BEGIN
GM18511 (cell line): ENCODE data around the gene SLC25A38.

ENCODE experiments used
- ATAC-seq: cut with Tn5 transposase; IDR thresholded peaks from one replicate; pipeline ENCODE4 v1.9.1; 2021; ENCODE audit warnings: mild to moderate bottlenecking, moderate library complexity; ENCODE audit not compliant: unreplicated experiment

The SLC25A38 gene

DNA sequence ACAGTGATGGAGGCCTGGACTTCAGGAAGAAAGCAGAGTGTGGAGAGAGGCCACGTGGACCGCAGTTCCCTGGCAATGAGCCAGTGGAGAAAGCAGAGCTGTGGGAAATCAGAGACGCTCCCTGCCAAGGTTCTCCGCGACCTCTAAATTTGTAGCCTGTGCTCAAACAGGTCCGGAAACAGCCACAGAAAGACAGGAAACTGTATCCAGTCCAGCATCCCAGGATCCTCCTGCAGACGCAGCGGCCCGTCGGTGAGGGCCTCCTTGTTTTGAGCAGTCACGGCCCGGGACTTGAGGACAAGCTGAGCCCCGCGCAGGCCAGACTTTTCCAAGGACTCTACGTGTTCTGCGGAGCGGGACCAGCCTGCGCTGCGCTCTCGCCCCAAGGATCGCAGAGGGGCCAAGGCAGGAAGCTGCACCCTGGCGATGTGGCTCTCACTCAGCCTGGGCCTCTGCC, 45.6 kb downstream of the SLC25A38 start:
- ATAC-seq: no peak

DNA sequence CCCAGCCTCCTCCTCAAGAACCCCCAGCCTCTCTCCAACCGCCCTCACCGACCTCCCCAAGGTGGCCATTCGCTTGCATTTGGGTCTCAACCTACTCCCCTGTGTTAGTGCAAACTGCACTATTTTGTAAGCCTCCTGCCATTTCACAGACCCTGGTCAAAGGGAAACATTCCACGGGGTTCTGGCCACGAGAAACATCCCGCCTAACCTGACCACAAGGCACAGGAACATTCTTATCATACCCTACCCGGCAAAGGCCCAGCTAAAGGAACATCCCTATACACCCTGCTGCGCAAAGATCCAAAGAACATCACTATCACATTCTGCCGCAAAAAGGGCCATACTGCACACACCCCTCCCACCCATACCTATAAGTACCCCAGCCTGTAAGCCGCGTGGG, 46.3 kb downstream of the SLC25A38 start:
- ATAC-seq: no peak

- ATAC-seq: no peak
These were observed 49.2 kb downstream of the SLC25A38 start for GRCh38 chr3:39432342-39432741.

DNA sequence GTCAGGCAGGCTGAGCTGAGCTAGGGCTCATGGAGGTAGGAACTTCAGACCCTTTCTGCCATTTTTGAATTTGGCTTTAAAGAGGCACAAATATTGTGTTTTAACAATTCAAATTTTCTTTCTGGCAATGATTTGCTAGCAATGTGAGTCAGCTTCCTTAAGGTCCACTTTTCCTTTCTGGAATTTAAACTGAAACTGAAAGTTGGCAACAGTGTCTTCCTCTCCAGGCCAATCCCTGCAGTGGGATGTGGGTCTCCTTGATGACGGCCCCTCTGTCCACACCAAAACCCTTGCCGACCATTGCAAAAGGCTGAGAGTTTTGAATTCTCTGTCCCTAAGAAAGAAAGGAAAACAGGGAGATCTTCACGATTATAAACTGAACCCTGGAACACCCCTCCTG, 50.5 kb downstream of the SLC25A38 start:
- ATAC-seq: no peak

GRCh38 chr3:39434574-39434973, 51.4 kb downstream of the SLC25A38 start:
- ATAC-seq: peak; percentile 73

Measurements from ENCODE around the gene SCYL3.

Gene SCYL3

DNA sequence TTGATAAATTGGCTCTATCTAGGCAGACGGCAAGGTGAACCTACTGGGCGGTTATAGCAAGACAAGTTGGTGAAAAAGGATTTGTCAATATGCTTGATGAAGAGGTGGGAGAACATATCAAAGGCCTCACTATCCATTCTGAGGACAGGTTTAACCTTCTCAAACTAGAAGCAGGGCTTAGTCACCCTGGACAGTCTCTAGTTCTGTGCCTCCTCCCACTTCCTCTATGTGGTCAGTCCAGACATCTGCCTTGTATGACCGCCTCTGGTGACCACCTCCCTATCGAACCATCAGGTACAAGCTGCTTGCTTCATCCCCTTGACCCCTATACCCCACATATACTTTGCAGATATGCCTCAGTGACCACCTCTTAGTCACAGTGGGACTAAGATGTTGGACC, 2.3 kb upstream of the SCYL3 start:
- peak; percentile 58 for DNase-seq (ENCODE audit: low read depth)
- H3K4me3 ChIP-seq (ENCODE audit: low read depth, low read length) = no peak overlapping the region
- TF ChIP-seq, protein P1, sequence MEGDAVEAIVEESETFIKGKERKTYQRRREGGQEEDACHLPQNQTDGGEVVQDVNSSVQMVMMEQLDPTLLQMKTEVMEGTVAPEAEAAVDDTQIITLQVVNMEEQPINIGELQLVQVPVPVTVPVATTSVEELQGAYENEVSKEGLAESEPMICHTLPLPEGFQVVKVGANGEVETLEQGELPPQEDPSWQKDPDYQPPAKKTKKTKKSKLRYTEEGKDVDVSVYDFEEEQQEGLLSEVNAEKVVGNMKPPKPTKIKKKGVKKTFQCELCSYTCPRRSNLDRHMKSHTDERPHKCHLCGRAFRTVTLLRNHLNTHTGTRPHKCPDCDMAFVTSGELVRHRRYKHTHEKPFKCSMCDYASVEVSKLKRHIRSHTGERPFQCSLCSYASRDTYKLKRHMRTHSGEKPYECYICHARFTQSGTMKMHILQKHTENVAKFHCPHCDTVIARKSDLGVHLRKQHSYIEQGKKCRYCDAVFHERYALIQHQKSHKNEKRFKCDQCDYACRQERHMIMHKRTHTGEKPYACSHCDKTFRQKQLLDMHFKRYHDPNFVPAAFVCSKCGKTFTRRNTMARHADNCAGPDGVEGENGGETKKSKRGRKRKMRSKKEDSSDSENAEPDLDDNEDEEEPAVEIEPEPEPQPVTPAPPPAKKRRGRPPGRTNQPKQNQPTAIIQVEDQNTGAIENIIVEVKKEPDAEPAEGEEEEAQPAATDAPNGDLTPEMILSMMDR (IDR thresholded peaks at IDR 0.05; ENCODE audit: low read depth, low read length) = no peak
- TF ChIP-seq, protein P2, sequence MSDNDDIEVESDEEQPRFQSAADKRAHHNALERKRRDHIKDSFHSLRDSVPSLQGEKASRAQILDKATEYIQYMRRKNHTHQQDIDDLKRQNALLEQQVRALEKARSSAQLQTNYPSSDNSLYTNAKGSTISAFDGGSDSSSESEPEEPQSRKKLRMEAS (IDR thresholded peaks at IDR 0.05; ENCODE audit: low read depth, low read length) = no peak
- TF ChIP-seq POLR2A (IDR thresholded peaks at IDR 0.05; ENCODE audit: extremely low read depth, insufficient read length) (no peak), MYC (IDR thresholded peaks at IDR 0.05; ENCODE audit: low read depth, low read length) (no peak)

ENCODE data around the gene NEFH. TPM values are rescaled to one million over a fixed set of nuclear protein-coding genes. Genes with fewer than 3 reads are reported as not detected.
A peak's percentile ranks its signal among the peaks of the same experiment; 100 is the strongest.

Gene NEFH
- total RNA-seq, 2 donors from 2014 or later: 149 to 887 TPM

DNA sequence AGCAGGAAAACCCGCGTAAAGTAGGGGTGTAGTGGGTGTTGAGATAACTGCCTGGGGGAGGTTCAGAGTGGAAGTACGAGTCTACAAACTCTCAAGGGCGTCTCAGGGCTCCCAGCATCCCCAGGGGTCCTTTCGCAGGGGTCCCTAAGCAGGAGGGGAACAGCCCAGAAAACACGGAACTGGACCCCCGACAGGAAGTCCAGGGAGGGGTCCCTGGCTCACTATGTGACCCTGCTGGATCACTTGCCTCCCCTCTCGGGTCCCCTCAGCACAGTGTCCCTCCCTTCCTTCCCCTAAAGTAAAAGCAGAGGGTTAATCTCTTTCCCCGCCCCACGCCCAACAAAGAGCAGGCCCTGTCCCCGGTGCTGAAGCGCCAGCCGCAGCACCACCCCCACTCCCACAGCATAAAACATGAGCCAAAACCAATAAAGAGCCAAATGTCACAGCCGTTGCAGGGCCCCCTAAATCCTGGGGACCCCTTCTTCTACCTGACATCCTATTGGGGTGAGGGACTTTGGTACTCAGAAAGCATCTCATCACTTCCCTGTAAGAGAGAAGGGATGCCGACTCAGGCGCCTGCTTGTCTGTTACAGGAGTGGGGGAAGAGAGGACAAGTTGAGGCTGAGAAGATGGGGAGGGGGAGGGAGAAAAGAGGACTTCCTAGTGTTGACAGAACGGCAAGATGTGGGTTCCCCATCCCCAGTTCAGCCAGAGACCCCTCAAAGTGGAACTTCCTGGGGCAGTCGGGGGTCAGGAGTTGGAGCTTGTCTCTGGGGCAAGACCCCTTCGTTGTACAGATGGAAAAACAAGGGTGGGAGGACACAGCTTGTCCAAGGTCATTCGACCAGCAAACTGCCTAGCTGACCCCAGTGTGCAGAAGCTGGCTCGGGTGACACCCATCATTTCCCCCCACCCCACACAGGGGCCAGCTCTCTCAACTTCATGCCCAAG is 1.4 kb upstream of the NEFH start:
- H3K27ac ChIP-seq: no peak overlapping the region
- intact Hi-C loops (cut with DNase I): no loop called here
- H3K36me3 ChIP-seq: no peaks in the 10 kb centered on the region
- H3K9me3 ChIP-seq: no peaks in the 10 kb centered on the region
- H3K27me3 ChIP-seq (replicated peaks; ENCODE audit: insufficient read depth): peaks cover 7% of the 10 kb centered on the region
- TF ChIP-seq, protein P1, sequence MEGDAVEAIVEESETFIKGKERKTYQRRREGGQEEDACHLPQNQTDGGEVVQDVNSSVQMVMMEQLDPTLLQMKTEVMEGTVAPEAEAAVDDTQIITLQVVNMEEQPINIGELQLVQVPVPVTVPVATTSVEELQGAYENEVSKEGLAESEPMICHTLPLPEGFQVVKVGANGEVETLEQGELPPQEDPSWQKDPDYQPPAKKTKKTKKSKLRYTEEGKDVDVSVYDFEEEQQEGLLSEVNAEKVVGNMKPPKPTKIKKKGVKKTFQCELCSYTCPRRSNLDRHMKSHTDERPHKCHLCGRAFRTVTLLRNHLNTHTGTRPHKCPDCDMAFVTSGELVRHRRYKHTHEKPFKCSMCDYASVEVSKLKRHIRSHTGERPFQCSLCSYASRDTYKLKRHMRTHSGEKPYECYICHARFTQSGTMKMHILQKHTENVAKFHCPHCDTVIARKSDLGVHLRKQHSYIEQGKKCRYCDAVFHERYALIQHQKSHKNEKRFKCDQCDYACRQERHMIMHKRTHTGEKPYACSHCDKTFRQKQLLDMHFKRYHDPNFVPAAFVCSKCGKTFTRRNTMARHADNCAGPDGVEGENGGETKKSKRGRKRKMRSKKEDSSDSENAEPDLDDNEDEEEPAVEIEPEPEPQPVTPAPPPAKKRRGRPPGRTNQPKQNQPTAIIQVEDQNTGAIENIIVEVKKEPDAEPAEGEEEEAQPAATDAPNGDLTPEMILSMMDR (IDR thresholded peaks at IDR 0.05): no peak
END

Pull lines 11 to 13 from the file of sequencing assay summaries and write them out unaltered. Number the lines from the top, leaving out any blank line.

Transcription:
DNA sequence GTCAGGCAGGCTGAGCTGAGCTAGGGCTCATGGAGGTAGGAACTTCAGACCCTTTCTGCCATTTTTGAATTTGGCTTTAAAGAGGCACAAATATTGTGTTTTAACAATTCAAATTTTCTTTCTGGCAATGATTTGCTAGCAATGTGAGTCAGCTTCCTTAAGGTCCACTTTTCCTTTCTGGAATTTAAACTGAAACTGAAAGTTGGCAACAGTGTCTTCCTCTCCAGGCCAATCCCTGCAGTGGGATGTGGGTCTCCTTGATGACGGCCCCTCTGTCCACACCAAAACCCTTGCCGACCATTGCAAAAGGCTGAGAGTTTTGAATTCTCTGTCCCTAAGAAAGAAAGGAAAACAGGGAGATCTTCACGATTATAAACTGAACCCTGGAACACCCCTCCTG, 50.5 kb downstream of the SLC25A38 start:
- ATAC-seq: no peak

GRCh38 chr3:39434574-39434973, 51.4 kb downstream of the SLC25A38 start: